Tom Brunzell is an Honorary Fellow at the University of Melbourne, and author of the new book, Creating Trauma-Informed, Strength-Based Classrooms.
1) To kick things off, could you tell us a little about your career background and current role?
I began my educational journey as a teacher in the Bronx in America, and a leader at KIPP Infinity Charter School in Harlem, NYC just after 9/11. Many of my students were indirectly affected by this event, as their parents were cleaners in the downtown office buildings near where the tragedy occurred, and were subjected to endless replays of the news on television.
I moved to Melbourne over a decade ago, and today I use that experience to lead teams that help schools implement trauma-informed practices and wellbeing strategies to increase student engagement for learning across Australia and internationally.
I am a researcher at the University of Melbourne Graduate School of Education, and my research explores trauma-informed teaching strategies, positive psychology, positive education, and teacher wellbeing.
My new book, Creating Trauma-Informed, Strength-Based Classrooms, includes proven strategies that can help teachers address the needs of vulnerable children with complex and unmet learning needs.
This has always been incredibly important and a missing key in schools across much of Australia, but I didn’t realise just how much this book would be needed with the effects of children in extended lockdowns.
2) What does a day in your life look like for you? Can you take us through a recent workday?
Being a teacher for so many years, I’m definitely a morning person. I wake up at 4:45 am thanks to our cat. I get our dog moving, and head to the local pool for a morning swim when they are open–or go for a quick jog. Then I get to work on the things that require the most focus and creativity. In other words, writing!
I write best in the early morning without any interruptions and this can mean writing research, publications, strategy docs, priority letters and emails. The interruptions begin when everyone else starts logging on, and I have to work extra hard to protect my early mornings. The rest of my day is managing our teams, unexpected priorities, and sharing our work in a variety of forums.
In my role as director of education at Berry Street, I check in with some of our client schools to ensure the learning journey we are crafting for them is meeting the needs of staff and students to increase learning.
Right now, we do a lot of focussed work to support teacher wellbeing in face of extraordinary work stressors. Although I wish we could meet with them in person, my team and I have gotten to an expert level with all the auxiliary Zoom functions to share our trauma-informed wellbeing strategies and model some pretty cool online presentation strategies at the same time.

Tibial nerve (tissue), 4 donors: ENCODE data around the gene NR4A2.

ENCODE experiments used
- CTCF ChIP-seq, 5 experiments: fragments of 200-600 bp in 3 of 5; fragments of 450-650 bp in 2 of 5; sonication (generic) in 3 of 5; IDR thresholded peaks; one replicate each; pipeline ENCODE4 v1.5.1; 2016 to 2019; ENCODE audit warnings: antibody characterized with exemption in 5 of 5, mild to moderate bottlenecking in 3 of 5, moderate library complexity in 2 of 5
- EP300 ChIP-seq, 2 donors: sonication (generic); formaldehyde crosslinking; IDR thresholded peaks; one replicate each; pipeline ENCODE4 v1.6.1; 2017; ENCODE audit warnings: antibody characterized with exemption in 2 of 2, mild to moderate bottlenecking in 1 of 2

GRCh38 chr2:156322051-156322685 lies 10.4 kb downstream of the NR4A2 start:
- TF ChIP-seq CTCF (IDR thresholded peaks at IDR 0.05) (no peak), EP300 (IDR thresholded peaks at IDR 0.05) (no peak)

Later in the day, I often find myself leading reflective practice conversations with our staff to ensure we are staying focused on our goals, yet making time for reflective feedback—just like we want great teachers to be doing with their students.
3) Does your current role allow for flexible or remote working? If so, how does that fit into your life and routine?
I live in Melbourne, Australia, which now has the unique distinction of having the highest number of days in lockdown on the planet. Initially, I must admit there was some relief that my travel schedule was suddenly transformed into mandatory, focussed time at home.
However, more than a year later, I know that my work life like many, many Australians has evolved in curious ways. We have the veneer of accomplishing more in the virtual space, with end-to-end meetings each day, yet we are feeling stir-crazy because we have no in-person life outside our homes. My self-talk right now? Try and appreciate the strangeness of it all, because this too will pass.
4) What does work-life balance mean to you and how do you work to achieve that goal?
I no longer spend time ruminating on finding work-life balance, because I realised that it was the wrong question—at least for me and what works for my mindset. I would get frustrated with myself, and I would certainly disappoint my loved ones by making work-life balance promises I couldn’t keep.
A good day for me is defined by three questions: (1) Did I swim today? (2) Did I write today? And (3) did I learn from the many speed bumps I encountered today?